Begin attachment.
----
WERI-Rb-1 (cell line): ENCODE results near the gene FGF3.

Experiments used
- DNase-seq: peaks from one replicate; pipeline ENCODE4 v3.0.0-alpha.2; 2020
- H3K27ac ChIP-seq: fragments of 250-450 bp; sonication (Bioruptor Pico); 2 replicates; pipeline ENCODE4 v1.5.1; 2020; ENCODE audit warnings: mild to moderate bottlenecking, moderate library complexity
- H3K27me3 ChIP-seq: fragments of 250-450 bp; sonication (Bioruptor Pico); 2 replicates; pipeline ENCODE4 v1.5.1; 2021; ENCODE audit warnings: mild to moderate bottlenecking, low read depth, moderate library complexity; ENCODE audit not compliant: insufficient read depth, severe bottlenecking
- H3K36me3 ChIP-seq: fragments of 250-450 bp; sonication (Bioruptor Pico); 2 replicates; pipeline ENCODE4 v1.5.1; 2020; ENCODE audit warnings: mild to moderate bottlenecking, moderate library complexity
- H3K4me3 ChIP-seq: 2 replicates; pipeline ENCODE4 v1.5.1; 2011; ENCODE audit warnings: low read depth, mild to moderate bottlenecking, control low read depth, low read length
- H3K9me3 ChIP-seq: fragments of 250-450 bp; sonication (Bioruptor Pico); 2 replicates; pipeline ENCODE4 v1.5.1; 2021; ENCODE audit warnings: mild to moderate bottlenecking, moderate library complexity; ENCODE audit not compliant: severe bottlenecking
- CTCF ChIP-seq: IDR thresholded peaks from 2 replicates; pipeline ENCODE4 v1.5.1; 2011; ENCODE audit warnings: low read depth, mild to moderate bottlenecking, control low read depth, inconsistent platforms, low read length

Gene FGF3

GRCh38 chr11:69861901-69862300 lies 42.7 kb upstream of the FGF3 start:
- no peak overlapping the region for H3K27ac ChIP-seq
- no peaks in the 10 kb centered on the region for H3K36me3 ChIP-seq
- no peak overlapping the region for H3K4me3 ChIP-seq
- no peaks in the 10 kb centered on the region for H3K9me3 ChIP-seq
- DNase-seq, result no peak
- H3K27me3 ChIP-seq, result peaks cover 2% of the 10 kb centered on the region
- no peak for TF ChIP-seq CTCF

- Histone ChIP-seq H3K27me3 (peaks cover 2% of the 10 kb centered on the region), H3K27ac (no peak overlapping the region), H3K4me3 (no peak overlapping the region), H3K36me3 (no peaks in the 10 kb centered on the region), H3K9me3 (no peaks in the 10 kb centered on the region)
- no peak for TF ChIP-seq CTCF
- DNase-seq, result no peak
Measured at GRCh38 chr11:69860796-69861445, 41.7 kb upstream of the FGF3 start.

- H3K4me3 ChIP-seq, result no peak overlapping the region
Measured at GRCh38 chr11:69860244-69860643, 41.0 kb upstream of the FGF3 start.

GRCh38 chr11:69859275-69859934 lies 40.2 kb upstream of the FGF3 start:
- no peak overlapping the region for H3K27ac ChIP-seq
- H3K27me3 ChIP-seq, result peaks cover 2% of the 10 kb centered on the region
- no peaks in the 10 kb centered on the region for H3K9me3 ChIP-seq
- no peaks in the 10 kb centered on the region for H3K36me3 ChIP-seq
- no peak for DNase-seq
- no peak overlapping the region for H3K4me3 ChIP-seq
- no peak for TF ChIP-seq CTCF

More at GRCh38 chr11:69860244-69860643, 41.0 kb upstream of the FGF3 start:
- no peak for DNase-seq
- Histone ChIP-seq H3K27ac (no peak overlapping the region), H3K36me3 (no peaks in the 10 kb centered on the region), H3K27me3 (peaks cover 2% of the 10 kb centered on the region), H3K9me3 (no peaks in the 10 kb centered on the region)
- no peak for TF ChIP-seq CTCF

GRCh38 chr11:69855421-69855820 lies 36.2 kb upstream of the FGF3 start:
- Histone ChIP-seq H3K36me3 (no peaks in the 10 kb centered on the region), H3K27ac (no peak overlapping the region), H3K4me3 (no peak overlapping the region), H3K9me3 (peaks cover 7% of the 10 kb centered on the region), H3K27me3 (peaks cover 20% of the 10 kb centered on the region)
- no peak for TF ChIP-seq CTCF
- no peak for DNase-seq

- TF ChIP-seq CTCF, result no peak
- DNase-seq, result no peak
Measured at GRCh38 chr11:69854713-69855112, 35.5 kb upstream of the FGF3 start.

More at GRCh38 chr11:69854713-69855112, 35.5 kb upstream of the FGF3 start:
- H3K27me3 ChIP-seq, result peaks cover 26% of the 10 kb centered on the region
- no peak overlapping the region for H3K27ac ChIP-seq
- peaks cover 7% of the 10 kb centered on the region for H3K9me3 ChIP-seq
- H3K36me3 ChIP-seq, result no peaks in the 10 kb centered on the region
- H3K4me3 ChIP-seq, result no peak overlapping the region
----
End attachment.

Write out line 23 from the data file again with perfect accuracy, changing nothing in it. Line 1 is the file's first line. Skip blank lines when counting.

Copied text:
- H3K4me3 ChIP-seq, result no peak overlapping the region